“What is definitely going to be restrategised, is the ‘how’, where we are working with our clients to crack marketing and communications to be extremely thoughtful, empathetic, that completes the loop in a no-friction delivery of the promise,” he explained.

The considerations taken by Chandrashekhar’s team revolve around a few fundamental questions:
– Are we solving a real issue for the consumer or are we just entertaining them?
– What do we need to equip ourselves with in order to deliver what we promised?

When these questions are kept in mind, Chandrashekhar said it becomes easier for the team to think about ideas.

Meanwhile, Trapper Media Group is also sending more digital proposals and discussing with OOH media owners for extensions for loss of visibility and exposure due to reductions in traffic count – but this it says, is bound to spike once MCO is over. The agency is also seeing clients requesting for virtual event ideas and plans. That said, it boils down to the clientele. For the agency, FMCG clients are still spending as normal because most products are still listed as essentials during the MCO, but media selects have changed with more home-based mediums are being considered. Trapper also tries to leverage on co-branded partnership between clients for Ramadan and Raya campaigns.

“It is a tough period and some of our clients fall under the essential category during this period, and we realise that certain available mediums do have an emotional attachment with consumers to drive top of mind recall,” the team added. As for those that are directly affected by the MCO, Trapper said the more appropriate response is to wait it out as it is going to be “for a short time more”.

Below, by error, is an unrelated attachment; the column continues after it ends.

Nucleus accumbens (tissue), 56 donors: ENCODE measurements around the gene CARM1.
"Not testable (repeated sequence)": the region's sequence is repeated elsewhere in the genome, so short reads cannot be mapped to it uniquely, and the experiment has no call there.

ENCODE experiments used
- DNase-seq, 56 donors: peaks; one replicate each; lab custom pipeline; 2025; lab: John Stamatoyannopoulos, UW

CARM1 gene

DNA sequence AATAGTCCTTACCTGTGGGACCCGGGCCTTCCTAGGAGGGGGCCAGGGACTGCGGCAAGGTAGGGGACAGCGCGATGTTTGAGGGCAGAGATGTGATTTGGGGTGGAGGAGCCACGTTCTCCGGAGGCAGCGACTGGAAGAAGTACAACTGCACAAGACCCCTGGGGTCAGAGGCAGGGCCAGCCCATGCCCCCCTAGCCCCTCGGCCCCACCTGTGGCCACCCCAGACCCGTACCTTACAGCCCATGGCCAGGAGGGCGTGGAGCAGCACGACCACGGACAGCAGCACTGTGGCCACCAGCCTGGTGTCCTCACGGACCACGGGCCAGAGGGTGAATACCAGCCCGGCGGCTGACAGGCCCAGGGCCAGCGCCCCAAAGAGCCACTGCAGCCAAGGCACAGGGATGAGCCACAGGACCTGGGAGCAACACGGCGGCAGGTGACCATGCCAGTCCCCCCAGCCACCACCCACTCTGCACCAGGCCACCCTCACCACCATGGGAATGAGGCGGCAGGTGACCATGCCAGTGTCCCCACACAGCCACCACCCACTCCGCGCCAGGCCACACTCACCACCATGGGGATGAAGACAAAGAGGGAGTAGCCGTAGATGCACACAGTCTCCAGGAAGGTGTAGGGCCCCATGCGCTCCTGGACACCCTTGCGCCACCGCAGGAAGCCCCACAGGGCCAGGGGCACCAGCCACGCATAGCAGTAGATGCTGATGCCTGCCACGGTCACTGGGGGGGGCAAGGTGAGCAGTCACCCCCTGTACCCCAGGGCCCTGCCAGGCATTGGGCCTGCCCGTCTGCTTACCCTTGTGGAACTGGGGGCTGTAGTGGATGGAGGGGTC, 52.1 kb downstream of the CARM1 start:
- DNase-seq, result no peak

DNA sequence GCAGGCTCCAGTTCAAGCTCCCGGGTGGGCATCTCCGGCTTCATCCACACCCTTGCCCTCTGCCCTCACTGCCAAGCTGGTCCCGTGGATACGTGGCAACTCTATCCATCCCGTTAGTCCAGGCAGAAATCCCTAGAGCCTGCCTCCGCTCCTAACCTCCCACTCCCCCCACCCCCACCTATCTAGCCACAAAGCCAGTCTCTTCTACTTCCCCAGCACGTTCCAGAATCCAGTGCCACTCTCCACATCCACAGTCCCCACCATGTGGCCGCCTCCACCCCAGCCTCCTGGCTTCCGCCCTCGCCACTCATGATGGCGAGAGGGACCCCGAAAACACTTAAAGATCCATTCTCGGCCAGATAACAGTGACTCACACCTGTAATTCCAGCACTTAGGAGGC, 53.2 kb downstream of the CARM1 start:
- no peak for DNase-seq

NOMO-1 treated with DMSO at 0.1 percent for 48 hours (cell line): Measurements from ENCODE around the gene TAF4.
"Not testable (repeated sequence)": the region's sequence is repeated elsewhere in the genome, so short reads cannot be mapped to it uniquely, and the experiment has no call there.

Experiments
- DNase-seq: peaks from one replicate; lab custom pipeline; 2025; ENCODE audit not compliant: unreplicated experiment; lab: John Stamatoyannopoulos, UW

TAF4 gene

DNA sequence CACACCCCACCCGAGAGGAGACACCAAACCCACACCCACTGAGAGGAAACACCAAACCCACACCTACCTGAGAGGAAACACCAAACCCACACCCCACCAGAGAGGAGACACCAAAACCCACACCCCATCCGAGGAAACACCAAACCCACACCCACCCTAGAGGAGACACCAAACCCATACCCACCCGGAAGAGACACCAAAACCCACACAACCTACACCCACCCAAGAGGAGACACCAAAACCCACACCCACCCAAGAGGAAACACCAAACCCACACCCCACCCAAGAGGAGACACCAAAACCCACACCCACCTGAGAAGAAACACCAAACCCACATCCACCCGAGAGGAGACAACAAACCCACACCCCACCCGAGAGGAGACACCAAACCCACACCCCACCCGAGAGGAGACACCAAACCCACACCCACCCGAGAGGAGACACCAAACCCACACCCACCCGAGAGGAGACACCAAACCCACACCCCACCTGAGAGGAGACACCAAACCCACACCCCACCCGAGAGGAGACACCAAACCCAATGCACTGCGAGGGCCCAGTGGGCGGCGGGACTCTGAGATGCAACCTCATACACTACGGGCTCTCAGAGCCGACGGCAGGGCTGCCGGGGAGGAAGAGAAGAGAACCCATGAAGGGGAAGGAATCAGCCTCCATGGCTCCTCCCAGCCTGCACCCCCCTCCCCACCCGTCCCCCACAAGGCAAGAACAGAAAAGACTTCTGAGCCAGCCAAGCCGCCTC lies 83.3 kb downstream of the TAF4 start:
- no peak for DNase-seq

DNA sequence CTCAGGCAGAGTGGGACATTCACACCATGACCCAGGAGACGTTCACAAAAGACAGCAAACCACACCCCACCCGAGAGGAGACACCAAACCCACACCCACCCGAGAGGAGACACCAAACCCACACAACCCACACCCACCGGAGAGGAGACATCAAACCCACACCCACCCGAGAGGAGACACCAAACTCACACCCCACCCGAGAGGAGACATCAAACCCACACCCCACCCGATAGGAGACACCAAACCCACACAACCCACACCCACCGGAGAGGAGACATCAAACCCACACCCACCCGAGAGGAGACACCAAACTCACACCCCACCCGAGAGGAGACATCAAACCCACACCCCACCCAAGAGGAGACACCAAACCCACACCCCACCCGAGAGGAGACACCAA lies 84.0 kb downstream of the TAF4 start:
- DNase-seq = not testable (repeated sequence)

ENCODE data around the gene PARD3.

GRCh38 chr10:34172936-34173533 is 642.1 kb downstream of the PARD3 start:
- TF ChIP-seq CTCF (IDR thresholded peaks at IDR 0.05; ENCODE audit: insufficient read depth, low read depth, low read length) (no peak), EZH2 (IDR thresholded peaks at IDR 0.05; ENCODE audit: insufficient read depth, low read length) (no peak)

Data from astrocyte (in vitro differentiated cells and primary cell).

While a “wait and watch” philosophy is generally prevalent, Invictus Blue’s chief digital officer, Abhishek Bhattacharjee, said clients who are still activating their festive campaigns are doing so by adapting and conceptualising communications which add value to everyone, rather than pushing products. He added brands, in these times, play a very important role in deciding what to communicate as the mouth piece of information, content or entertainment.

Also, Bhattacharjee explained that this is a unique opportunity to purposefully demonstrate the real value of advertising as not being primarily a sales promotion medium. Instead, it advertising can be used to promote meaningful dialogue between a brand and the population and have more of a symbiotic co-existence.

Seldom do we come across times like these when the entire population has the same thing on their mind.

“That is our biggest consideration – the fact that there are greater sentiments at play than the contest, campaign video, new product line up or the new menu,” he said. If the campaigns do not add value to these macro-sentiments at large in some way, be it through uniting people, or supporting people, or in any other meaningful manner, Bhattacharjee said perhaps it is not the right message at this time

He added that during this period, there are daily micro-level insights that emerge, which were never prevalent before, such as cooking at home everyday, socialising on video, and working out virtually. These are the factors that the team at Invictus Blue consider when brainstorming for campaigns. Bhattacharjee said a keen understanding of these insights is what will drive great ideas and meaningful conversations or even humane gestures in the least.

Empathy a key theme
During trying times such as this, brands walk the fine line between remaining relevant and being seen as opportunistic. In view of this, it is important to for clients to take on a more authentic, nuanced and empathic approach on how they can celebrate the festive season through this “new normal” lens, Ogilvy Malaysia’s chief executive Nizwani Shahar said.